[Haskell-cafe] Performance of functional priority queues

Luke Palmer lrpalmer at gmail.com
Mon Jun 15 03:54:32 EDT 2009

On Sun, Jun 14, 2009 at 9:18 PM, Richard O'Keefe <ok at cs.otago.ac.nz> wrote:

> There's a current thread in the Erlang mailing list about
> priority queues.  I'm aware of, for example, the Brodal/Okasaki
> paper and the David King paper. I'm also aware of James Cook's
> priority queue package in Hackage, have my own copy of Okasaki's
> book, and have just spent an hour searching the web.
> One of the correspondents in that thread claims that it is
> provably impossible to have an efficient priority queue implementation
> without mutability.

If he so claims, maybe you can challenge him by asking for a proof?

Such a proof would probably only involve asymptotics, since it's very hard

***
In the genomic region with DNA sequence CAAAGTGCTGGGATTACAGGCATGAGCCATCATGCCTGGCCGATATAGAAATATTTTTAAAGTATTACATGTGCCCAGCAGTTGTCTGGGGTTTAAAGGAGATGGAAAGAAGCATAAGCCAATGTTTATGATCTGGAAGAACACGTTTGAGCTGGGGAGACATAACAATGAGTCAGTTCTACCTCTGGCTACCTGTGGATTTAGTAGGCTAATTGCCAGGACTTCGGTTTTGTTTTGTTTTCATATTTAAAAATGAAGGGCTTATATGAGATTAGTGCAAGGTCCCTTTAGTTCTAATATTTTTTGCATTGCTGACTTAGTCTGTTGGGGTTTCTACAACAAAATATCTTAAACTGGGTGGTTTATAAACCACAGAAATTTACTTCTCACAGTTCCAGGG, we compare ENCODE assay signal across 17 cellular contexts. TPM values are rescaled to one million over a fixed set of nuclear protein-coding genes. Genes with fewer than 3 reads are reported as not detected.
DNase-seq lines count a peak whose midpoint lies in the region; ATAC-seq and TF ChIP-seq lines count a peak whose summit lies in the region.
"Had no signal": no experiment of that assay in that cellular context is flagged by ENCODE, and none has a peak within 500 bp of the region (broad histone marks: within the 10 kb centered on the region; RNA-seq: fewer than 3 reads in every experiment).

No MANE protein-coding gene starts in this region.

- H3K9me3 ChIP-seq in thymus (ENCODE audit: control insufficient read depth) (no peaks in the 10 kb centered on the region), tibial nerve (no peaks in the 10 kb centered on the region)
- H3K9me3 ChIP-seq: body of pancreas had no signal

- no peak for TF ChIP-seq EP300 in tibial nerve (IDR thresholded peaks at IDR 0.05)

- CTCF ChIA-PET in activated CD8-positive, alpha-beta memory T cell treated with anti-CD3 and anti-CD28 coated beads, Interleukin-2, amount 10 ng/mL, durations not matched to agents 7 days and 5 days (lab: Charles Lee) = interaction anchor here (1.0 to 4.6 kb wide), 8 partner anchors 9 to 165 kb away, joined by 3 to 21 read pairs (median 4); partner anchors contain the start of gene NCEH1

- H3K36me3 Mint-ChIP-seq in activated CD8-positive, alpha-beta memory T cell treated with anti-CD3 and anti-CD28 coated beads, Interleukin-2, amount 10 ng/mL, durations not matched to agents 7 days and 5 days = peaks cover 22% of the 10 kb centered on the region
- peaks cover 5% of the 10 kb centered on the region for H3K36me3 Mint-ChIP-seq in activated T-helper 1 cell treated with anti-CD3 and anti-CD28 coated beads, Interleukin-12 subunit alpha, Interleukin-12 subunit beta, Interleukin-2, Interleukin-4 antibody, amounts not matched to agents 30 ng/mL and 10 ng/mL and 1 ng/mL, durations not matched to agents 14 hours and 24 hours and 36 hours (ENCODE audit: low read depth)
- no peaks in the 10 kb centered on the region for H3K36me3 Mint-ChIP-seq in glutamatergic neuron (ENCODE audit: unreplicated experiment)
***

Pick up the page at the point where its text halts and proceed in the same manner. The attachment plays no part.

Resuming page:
to *prove* anything when actual raw speed is involved.   If that's the case,
you can use Okasaki to back yourself up (or back him up; I am not familiar
with the results in this area).

I've seen in a few programming circles now that "provably" is used as a
weasel word.  Provably, eh?  Where's the proof?


>  I think he's cuckoo.  But I'd like to have some
> numbers to back me up.
> Can anyone point me to some actual benchmark results comparing
> priority queue performance *with* mutation and priority queue
> performance *without* mutation, in the same functional or
> mostly-functional language?
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